Judi Baines Eccles, Manchester, England
No candy coating
Thank you for the most relevant periodical one can read. Particular laurels to Neal Maxwell’s “Spiritual Ecology” in the February issue. His thoughts continue to inspire me even though I have long since sent the article home to my nonmember parents. The New Era’s timely messages and outstanding art work are on an equal footing with any magazine I have ever read. The New Era confronts the real issues of todays’ inquiring youth and documents its stand with the gospel of Jesus Christ. Time and again the New Era has given me probing and meaningful explorations without any glossing or candy coating. It is one of the Church’s best tools for developing “messengers who can match the message” among our young people.
Elder Jonathan S. Durrett Denmark Copenhagen Mission
Thank you for a great missionary tool. The New Era, whether it’s working with the youth in Zermatt, or being read “inconspicuously” in an out-of-the-way train station to arouse curiosity, has always been just the clincher we’ve needed to kindle interest. Its professionalism impresses people, and the fact that it’s in English instead of French or German doesn’t seem to matter. Three yodels for the New Era!
Elders Michael Warner and Paul Smith Switzerland Zurich Mission
I just started taking the New Era, and the first story I read was “John and Mary, Beginning Life Together” by President Kimball. I really liked it because it taught me how to earn and keep happiness. I’d also like to thank Dana Trech for a letter to the editor in the May issue. I have a sister who sometimes makes me jealous, and I think that now when I start getting jealous I’ll remember what Dana said.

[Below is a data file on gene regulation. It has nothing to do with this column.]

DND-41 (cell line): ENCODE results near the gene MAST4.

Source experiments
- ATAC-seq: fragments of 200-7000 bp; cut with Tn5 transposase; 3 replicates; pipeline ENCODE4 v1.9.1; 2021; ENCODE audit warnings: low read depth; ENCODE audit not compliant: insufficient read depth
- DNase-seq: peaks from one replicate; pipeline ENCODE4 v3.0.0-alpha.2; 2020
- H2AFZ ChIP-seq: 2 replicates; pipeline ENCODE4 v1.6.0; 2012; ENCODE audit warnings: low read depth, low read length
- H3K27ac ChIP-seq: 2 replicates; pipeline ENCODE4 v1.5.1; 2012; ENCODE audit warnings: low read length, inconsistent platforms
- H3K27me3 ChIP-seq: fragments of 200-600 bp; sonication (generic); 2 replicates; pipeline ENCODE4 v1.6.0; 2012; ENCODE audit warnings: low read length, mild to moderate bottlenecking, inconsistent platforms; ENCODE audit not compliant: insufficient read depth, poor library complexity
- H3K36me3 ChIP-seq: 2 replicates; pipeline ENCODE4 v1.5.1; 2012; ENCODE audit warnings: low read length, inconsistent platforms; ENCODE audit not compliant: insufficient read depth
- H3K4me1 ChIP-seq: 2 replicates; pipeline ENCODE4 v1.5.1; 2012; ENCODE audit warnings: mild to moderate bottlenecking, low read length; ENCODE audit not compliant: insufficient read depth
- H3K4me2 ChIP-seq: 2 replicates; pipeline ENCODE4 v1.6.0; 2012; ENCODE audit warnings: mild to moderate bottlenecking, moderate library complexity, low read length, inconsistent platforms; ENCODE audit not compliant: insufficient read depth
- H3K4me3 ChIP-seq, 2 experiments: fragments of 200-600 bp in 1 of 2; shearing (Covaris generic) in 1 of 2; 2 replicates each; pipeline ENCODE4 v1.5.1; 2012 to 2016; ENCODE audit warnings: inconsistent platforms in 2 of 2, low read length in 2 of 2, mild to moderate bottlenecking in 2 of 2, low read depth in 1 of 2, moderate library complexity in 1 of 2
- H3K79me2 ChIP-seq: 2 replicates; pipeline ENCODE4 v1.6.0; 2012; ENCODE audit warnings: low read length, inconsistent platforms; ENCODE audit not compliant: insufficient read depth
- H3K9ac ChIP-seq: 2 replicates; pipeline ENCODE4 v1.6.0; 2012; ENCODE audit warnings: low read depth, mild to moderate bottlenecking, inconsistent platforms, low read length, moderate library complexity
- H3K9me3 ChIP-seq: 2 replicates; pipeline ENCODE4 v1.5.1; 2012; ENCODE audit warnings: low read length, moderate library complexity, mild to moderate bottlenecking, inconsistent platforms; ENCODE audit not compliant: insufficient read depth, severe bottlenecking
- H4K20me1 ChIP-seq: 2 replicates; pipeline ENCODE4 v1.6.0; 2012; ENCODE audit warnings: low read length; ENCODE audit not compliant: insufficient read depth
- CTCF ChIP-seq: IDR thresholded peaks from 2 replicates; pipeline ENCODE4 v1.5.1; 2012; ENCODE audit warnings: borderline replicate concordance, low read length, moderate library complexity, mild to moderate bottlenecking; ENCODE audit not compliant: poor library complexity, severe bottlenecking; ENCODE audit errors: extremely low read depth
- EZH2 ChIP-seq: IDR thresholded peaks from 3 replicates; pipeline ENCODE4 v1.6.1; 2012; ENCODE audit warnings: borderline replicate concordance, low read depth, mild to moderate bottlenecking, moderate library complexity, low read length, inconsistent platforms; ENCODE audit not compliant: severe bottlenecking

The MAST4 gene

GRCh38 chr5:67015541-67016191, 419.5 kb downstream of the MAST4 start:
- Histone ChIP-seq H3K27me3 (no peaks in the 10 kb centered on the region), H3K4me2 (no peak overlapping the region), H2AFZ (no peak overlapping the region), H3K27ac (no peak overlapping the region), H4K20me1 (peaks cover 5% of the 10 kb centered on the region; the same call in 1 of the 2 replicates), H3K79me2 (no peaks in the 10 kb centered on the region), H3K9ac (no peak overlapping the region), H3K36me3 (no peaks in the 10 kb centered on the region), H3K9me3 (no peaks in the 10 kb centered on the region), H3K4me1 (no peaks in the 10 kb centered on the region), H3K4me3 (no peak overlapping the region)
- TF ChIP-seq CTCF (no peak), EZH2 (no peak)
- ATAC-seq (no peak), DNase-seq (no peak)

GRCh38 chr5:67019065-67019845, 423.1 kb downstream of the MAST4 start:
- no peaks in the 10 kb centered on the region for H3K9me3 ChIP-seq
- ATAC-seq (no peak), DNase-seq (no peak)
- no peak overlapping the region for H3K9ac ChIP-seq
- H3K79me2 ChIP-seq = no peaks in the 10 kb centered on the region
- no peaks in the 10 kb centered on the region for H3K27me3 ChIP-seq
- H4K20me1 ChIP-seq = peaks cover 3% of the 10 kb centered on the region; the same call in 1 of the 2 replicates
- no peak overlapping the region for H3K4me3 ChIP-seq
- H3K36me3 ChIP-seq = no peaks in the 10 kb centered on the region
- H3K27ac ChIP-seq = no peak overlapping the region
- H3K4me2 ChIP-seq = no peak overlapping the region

Rebecca Engle Phoenix, Arizona
A lot like me
Although I am a nonmember, I love the New Era. I want to thank you for “Miracles” in the June issue and “A Lesson in Bravery” and “A German Girl’s Prayer Answered” in the April issue. I gain a little more knowledge and understanding from every story I read in the New Era. The girl in “A German Girl’s Prayer Answered” sounded a lot like me. I too was defensive at first, and I too was troubled by anti-Mormon literature, but the Spirit of the Lord seemed to radiate from the missionaries just as in the story. I have been coming out to church for a little over a year, and although my parents haven’t let me be baptized, I have gained a testimony, partly through reading the New Era. I have had to stand up for my newfound beliefs more than once, but I am grateful for the blessings of the gospel.
Laurel McGregor Lowensville, Australia
A special day
I’m 17 years old, and today is a very special day for me because I’m getting baptized. I just finished reading “Conversion in Israel,” and I want to thank Stan Lerch for that beautiful story. It touched me very deeply. It seems as if every time I need something, it is there in the New Era. It is like a prayer being answered.
Peter Scrogin Lake Oswego, Oregon
Sign of the times
Usually the elder is on a mission, but here in Fallbrook, California, the Mission is on the Elder.
Elder Michael Allred and Elder David Stuart California San Diego Mission
The front cover of the August New Era is a mystery to me—a big, red, ugly blob with strings yet. What is it, a guessing game?
Dorothy Parry Granger, Utah
Would you believe a closeup of a raspberry? Editor.